jm + command-and-control   2

How Turla hackers (ab)used satellites to stay under the radar | Ars Technica
A very nifty hack. DVB-S broadcasts a subset of unencrypted IP traffic across a 600-mile radius:
The Turla attackers listen for packets coming from a specific IP address in one of these classes. When certain packets—say, a TCP/IP SYN packet—are identified, the hackers spoof a reply to the source using a conventional Internet line. The legitimate user of the link just ignores the spoofed packet, since it goes to an otherwise unopened port, such as port 80 or 10080. With normal Internet connections, if a packet hits a closed port, the end user will normally send the ISP some indication that something went wrong. But satellite links typically use firewalls that drop packets to closed ports. This allows Turla to stealthily hijack the connections.

The hack allowed computers infected with Turla spyware to communicate with Turla C&C servers without disclosing their location. Because the Turla attackers had their own satellite dish receiving the piggybacked signal, they could be anywhere within a 600-mile radius. As a result, researchers were largely stopped from shutting down the operation or gaining clues about who was carrying it out.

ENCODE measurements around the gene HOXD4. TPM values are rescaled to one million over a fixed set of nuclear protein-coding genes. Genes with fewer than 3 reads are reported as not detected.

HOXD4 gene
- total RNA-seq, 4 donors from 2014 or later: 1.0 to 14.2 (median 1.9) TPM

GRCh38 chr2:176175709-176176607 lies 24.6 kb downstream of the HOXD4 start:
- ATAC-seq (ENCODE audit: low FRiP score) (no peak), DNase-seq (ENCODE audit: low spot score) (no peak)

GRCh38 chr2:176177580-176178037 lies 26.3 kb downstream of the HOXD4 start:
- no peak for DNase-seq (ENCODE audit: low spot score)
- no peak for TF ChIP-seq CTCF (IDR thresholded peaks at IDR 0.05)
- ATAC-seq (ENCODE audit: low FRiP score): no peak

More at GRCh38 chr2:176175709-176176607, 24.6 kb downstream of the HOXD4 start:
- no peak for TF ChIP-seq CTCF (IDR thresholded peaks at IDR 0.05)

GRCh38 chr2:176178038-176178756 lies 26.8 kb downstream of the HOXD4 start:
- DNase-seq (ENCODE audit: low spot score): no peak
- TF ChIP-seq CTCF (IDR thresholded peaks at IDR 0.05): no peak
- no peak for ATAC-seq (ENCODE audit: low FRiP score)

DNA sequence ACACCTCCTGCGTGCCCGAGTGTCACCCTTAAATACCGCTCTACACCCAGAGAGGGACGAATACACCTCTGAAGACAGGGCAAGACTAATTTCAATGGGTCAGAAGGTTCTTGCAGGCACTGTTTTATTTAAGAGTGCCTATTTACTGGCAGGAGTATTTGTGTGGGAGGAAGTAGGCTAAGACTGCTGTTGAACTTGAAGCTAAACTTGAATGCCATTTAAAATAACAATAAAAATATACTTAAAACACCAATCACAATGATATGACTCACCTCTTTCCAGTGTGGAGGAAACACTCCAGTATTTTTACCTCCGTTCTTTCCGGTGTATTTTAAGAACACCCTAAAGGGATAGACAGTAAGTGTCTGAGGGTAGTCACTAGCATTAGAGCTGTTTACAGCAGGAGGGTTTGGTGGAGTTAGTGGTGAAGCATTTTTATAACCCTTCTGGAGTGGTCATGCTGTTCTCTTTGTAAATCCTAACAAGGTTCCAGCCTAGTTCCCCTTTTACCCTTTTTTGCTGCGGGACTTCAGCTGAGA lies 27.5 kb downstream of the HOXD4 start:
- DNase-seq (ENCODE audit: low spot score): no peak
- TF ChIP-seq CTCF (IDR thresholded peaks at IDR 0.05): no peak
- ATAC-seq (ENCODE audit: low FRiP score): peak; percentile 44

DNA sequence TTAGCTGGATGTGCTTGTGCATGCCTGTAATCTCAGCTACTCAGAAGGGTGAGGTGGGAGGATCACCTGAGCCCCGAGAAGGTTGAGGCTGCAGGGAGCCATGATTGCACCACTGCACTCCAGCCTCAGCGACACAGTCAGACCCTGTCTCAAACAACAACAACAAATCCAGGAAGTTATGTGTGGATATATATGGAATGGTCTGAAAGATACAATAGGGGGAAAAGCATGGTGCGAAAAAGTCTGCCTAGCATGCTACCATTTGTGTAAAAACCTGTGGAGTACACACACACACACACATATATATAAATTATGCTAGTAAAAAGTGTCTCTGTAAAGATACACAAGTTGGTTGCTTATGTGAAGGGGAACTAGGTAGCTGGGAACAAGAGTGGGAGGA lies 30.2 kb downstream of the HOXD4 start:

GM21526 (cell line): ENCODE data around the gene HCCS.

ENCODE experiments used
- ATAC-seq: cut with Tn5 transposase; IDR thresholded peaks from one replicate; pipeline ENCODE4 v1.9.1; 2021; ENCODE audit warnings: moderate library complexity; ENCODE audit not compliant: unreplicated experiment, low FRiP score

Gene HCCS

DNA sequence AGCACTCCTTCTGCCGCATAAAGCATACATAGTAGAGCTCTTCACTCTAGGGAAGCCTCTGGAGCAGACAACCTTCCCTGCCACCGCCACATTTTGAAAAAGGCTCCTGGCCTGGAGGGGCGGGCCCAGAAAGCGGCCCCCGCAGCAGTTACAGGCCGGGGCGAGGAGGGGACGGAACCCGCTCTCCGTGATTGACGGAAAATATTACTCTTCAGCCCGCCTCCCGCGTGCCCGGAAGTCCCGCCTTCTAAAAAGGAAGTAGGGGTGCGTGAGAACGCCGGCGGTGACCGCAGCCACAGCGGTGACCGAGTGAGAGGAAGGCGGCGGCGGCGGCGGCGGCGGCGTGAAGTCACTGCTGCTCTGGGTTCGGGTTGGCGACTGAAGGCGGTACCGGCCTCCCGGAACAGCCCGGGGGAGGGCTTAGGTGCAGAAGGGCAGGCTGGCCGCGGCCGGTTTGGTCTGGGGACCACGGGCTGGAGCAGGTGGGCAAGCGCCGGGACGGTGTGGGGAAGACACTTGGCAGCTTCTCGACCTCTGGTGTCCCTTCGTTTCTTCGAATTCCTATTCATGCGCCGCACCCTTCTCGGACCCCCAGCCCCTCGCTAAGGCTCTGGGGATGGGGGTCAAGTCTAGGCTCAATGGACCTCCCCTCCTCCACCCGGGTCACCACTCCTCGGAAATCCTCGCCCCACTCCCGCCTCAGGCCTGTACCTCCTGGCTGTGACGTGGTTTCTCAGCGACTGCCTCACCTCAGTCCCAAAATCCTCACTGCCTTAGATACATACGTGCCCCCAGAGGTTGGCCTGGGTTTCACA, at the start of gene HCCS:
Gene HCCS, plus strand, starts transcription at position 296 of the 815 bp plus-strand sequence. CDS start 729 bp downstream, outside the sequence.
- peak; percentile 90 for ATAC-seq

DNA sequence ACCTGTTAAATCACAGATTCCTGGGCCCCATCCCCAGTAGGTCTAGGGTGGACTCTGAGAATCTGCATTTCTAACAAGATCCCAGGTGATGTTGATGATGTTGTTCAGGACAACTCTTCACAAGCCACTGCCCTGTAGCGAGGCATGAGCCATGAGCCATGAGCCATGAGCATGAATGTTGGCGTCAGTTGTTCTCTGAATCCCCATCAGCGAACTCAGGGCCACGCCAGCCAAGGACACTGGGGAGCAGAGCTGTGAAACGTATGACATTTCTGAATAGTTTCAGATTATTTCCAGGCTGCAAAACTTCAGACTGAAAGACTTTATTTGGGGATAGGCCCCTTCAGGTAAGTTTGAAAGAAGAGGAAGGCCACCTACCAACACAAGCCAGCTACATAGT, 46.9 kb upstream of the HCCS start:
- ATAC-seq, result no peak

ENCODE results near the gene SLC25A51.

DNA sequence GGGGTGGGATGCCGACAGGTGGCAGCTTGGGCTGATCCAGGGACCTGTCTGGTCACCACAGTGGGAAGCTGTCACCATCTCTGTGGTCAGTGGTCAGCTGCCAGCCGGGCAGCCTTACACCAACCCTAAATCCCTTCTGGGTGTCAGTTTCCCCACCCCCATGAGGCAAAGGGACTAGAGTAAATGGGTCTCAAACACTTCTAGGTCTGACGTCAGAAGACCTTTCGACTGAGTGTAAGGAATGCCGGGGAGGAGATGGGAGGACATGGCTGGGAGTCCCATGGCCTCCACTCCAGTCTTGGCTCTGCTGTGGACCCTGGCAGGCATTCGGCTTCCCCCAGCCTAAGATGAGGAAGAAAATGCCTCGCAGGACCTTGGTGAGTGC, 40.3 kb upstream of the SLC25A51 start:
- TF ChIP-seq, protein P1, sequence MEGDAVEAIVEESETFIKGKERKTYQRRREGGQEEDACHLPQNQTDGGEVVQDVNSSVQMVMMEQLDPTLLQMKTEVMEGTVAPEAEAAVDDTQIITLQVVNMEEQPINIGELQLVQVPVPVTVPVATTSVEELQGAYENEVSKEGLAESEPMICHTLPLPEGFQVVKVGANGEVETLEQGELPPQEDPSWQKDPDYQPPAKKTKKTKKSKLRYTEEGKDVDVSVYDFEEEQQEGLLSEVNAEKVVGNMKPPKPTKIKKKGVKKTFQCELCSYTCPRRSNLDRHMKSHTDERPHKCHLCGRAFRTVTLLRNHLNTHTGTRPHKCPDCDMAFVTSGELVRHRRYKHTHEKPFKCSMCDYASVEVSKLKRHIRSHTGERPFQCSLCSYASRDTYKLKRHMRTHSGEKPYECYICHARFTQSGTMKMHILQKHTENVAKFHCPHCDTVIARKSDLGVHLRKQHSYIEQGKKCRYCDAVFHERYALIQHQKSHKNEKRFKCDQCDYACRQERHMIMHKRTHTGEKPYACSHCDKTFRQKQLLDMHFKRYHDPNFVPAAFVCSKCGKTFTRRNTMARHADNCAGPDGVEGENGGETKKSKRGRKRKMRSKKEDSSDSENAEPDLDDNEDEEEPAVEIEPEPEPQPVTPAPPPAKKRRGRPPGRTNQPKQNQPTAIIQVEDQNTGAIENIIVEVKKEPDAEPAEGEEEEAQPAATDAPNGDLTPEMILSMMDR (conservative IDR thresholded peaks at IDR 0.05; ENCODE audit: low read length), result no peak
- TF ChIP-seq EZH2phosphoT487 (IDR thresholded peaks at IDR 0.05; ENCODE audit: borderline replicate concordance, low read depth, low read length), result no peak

"It's probably one of the most effective methods of ensuring their operational security, or that nobody will ever find out the physical location of their command and control server," Tanase told Ars. "I cannot think of a way of identifying the location of a command server. It can be anywhere in the range of the satellite beam."
turla  hacks  satellite  security  dvb  dvb-s  tcpip  command-and-control  syn 
17 days ago by jm
Turla’s watering hole campaign: An updated Firefox extension abusing Instagram
Pretty crazy.
The extension will look at each photo’s comment and will compute a custom hash value. If the hash matches 183, it will then run this regular expression on the comment in order to obtain the path of the bit.ly URL:
(?:\\u200d(?:#|@)(\\w)

Looking at the photo’s comments, there was only one for which the hash matches 183. This comment was posted on February 6, while the original photo was posted in early January. Taking the comment and running it through the regex, you get the following bit.ly URL: bit.ly/2kdhuHX

Looking a bit more closely at the regular expression, we see it is looking for either @|# or the Unicode character \200d. This character is actually a non-printable character called ‘Zero Width Joiner’, normally used to separate emojis. Pasting the actual comment or looking at its source, you can see that this character precedes each character that makes the path of the bit.ly URL
security  malware  russia  turla  zwj  unicode  characters  social-media  instagram  command-and-control 
19 days ago by jm

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